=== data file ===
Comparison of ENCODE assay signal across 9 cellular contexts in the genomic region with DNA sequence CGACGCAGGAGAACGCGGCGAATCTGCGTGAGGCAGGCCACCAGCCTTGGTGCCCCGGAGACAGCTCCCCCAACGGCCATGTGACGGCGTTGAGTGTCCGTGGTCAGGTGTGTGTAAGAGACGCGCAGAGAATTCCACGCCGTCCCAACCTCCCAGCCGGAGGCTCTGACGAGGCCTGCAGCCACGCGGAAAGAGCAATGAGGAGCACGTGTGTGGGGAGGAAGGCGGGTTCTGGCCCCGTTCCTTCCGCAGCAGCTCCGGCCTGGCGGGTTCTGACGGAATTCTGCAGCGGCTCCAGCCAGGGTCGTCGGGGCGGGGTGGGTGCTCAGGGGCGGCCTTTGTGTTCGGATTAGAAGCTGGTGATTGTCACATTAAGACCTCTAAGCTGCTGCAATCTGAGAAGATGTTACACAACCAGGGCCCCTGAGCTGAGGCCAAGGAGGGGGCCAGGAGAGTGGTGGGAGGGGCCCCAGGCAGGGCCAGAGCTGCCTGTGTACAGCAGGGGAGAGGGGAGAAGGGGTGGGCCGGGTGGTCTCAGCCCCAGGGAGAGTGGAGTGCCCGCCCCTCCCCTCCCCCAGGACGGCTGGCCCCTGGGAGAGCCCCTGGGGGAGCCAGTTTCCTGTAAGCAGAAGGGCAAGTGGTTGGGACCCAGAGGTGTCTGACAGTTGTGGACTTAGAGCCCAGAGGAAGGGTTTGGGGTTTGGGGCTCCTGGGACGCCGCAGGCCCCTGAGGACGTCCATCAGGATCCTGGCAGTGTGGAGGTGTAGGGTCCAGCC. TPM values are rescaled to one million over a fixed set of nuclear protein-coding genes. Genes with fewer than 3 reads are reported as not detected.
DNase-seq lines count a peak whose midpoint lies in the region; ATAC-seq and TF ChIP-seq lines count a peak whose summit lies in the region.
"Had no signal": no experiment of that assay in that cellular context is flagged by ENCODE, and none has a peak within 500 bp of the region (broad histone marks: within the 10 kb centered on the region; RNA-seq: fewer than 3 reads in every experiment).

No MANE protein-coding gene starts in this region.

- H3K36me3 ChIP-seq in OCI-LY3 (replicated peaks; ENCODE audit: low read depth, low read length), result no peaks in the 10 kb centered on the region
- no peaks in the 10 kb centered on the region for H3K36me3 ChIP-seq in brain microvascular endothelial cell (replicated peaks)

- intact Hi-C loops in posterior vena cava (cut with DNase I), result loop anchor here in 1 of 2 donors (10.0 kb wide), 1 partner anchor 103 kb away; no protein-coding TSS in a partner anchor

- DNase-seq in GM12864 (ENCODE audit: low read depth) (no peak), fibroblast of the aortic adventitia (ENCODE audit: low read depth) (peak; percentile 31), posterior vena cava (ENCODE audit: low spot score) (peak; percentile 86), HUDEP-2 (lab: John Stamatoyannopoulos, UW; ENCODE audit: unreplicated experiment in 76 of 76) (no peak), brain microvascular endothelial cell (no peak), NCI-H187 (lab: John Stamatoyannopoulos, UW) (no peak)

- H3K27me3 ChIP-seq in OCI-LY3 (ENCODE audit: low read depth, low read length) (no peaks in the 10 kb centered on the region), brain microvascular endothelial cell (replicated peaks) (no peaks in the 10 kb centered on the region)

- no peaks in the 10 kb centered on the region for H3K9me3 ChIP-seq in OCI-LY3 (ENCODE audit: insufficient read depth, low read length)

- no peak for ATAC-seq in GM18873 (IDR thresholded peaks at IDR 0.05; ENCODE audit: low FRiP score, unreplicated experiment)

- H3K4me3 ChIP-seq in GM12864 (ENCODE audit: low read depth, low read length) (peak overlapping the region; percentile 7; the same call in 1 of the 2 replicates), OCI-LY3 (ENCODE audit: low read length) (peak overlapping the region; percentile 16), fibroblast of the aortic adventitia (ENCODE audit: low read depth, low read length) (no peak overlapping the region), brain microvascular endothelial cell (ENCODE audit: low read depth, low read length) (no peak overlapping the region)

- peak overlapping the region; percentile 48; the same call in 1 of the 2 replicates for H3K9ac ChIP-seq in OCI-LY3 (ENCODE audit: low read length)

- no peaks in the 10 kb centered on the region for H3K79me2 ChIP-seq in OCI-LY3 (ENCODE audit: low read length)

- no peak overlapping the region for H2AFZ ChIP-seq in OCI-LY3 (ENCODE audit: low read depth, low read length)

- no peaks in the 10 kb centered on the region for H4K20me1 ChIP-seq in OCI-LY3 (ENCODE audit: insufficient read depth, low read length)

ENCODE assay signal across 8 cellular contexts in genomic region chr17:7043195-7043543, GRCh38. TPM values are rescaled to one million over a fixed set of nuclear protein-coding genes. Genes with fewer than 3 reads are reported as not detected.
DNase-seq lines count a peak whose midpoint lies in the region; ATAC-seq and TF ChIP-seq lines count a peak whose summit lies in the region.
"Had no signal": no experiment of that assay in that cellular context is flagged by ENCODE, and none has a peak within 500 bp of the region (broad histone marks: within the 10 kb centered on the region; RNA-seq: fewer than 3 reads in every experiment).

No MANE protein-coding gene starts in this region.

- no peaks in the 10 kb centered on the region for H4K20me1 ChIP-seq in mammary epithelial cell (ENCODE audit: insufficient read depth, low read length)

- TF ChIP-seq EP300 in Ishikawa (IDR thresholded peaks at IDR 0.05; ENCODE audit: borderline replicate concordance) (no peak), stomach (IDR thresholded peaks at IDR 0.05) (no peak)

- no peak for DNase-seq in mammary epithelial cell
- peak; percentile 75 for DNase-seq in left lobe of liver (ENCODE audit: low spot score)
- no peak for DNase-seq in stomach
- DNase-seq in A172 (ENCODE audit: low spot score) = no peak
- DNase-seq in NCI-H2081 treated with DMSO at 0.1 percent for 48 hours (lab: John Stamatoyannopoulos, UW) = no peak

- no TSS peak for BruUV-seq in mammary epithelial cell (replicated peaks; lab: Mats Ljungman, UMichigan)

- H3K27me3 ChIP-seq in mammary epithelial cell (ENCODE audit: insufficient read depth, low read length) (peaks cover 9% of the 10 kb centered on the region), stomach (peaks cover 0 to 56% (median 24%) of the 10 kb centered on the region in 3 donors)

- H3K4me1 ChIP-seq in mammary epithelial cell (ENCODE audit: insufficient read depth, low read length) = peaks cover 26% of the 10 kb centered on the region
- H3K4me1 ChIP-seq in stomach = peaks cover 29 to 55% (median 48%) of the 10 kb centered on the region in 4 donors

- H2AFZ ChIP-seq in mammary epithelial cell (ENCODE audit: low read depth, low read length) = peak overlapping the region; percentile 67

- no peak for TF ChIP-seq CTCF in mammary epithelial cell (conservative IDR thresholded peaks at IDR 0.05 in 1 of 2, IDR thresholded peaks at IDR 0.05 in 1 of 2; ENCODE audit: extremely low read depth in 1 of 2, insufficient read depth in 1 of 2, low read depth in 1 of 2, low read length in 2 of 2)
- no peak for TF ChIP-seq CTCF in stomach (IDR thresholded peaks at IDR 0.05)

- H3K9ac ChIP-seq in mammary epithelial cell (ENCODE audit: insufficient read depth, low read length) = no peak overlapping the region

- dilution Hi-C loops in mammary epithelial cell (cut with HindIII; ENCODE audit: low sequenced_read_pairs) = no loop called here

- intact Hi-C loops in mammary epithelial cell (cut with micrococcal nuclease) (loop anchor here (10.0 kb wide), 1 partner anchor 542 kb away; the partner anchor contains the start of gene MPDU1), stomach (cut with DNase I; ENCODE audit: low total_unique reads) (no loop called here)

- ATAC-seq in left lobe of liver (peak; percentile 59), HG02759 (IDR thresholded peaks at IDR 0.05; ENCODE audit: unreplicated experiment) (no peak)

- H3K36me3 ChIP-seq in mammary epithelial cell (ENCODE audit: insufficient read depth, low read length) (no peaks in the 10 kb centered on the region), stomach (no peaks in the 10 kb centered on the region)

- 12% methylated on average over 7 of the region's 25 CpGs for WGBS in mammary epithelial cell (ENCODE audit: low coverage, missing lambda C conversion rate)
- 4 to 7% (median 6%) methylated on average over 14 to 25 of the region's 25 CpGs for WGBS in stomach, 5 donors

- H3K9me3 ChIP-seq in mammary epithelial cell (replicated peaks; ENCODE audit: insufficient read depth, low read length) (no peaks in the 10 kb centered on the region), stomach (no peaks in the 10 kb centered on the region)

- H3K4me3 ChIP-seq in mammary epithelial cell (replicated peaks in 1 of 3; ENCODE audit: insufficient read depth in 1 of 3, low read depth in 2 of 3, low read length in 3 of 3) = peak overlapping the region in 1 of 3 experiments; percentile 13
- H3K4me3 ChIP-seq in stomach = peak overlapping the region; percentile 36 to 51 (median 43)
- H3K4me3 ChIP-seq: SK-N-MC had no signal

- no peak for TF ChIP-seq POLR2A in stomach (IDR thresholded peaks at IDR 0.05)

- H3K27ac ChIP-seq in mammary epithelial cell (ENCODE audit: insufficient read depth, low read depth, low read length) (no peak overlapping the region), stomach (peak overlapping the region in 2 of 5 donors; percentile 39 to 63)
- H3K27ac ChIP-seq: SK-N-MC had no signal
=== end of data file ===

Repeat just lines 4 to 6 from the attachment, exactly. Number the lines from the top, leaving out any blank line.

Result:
No MANE protein-coding gene starts in this region.

- H3K36me3 ChIP-seq in OCI-LY3 (replicated peaks; ENCODE audit: low read depth, low read length), result no peaks in the 10 kb centered on the region
- no peaks in the 10 kb centered on the region for H3K36me3 ChIP-seq in brain microvascular endothelial cell (replicated peaks)